30 years ago, the Rob Reiner directed Stand By Me hit theatres and four young boys entered the hearts of many… Also it made the Ben E. King song your absolute favourite song ever.
Adapted from the Stephen King novella The Body, the coming-of-age film Stand By Me was released in 1986 and starred a fantastical amount of young, incredibly talented individuals, specifically Wil Wheaton, the late River Pheonix, Corey Feldman and Jerry O’Connell as the main group whose summer consists of finding a dead body. Kiefer Sutherland appears as the bleach-blonde antagonist “Ace” whose summer consists of bullying young children and his band of merry idiots destroying people’s properties.. LEAVE THE MAILBOXES ALONE, YOU ANIMALS.
A Legend Is Born
The Lard-Ass sequence is one of the most famous scenes from the film and as Andy Lindberg, who portrays Mr. Ass, states in an interview with Yahoo! “Having that bright spot in the arc of the story helps make it stand out more.”
Lindberg describes the various padding required in order to become Lard-Ass, “They either built or rented a two-piece fat suit. I would put on legs with suspenders and then a big padded top. They had Size 60 Levi’s jeans that I would wear when I had the suit on.”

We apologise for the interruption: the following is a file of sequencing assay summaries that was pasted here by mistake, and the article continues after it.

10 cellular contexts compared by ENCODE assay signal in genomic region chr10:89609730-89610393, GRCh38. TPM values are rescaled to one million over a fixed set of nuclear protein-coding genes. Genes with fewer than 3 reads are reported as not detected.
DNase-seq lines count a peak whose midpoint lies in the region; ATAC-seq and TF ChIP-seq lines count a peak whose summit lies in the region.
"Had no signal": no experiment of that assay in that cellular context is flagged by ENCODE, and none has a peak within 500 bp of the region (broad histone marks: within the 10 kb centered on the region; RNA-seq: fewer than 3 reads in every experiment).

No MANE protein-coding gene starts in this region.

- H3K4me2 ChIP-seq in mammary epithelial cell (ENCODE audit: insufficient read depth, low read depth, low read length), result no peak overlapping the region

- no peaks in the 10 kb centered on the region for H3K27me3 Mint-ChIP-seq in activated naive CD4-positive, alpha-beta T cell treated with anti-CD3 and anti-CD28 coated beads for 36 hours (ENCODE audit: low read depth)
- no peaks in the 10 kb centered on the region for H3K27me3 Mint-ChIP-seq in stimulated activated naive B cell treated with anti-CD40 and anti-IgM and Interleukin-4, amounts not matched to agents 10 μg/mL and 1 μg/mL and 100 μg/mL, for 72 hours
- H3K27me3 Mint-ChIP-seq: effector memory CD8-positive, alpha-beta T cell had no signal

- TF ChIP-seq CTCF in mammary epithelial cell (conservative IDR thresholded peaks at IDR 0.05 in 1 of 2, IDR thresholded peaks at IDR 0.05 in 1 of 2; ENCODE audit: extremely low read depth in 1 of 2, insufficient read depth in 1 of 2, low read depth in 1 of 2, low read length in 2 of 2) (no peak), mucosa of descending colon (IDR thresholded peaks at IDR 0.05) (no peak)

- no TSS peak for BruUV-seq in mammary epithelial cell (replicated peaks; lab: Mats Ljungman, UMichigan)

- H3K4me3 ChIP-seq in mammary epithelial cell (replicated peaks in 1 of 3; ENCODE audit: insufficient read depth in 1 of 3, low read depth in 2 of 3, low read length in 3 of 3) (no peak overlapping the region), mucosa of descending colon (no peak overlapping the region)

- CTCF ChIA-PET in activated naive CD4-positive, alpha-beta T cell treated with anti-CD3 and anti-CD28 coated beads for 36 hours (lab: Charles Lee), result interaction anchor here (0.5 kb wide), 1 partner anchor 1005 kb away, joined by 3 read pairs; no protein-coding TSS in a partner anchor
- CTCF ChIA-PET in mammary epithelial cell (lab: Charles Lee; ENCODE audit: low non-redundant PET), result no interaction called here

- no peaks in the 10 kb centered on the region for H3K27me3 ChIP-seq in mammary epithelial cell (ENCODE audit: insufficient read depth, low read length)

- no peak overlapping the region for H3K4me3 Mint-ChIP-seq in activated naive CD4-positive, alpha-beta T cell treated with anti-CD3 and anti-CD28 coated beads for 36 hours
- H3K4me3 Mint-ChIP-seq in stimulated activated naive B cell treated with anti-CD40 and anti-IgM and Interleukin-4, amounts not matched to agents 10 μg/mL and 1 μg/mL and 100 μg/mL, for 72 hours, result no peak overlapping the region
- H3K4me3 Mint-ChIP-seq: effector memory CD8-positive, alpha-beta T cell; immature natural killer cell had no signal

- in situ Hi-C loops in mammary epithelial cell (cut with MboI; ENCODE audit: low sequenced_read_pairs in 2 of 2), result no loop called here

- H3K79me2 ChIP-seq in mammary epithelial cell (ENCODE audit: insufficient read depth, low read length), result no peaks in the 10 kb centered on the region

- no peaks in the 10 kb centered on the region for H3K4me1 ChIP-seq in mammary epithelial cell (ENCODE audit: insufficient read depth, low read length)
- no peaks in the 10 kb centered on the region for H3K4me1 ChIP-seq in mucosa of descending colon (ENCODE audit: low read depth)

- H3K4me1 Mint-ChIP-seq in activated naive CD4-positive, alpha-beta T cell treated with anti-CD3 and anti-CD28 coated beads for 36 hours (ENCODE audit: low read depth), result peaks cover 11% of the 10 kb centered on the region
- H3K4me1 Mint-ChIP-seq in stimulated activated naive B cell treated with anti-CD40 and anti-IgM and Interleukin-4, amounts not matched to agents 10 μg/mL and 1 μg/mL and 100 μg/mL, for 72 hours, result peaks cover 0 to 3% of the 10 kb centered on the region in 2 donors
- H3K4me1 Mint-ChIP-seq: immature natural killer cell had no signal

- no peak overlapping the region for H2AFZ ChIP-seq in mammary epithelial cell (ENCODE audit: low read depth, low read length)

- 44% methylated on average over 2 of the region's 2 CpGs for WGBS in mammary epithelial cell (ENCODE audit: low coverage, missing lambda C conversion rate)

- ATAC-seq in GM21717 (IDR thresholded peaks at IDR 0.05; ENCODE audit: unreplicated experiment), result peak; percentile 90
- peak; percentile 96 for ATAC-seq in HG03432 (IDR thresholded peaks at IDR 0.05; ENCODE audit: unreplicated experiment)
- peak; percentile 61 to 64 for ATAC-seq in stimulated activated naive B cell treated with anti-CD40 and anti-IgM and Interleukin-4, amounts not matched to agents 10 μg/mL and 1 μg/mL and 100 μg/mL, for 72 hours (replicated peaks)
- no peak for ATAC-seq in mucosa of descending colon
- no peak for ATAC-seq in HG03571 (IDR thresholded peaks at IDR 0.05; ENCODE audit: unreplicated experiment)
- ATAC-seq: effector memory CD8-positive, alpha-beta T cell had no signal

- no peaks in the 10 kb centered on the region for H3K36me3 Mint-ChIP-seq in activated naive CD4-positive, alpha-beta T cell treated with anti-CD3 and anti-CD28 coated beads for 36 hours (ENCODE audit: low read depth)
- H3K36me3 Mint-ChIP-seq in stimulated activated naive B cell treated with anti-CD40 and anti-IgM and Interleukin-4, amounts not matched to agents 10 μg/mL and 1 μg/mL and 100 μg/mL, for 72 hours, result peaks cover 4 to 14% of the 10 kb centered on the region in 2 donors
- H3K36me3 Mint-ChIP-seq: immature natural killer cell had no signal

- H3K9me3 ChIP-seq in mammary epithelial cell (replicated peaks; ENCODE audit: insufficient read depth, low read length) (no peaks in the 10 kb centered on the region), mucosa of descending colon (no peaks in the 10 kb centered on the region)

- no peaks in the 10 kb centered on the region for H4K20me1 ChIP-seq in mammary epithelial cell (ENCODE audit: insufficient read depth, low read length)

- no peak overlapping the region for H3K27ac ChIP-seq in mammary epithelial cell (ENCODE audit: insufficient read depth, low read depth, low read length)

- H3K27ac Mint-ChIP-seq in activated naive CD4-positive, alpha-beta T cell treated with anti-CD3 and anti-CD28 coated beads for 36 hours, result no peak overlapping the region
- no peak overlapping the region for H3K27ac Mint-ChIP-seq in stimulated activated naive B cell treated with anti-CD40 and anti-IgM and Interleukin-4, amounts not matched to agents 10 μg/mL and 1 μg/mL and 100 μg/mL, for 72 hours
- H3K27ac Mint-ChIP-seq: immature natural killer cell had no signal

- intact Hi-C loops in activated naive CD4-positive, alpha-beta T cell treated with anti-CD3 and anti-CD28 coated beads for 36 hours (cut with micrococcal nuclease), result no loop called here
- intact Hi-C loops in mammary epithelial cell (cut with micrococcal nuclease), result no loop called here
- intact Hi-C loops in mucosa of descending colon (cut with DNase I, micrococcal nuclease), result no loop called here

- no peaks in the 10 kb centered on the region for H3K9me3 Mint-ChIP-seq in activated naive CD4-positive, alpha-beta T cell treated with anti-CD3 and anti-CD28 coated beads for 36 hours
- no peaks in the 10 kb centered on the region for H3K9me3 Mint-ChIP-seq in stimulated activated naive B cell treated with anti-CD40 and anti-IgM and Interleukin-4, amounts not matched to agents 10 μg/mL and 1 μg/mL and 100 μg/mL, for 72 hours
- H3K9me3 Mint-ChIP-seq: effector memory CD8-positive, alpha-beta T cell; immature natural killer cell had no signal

How Stand By Me Compares to Other King Adaptations
There have been over fifty of King’s works adapted to the big screen alone, with Stand By Me ranking as the 5th most successful adaptation, box-office wise. Below you’ll find the Top 5 Stephen King adaptations from Box Office Mojo.
- The Green Mile (1999), $136,801,374, Domestic Gross
- 1408 (2007), $71,985,628
- Misery (1990), $61,276,872
- Pet Sematary (1989), $57,469,467
- Stand By Me (1986), $52,287,414
Surprisingly, Thinner and Maximum Overdrive do not appear in the Top 25. Not sure why that is, must be a glitch of some kind.
Why Not The Body?
So why isn’t Stand By Me named after the work that it is based on? According to screenwriter Raynold Gideon, “… [The Body] sounded like either a sex film, a bodybuilding film or another Stephen King horror film. [Director] Rob came up with Stand by Me, and it ended up being the least unpopular option.” [wiki source] Fantastic choice on Reiner’s part because the film has become synonymous with the famous and magical Ben E. King song, which plays over the opening and end credits.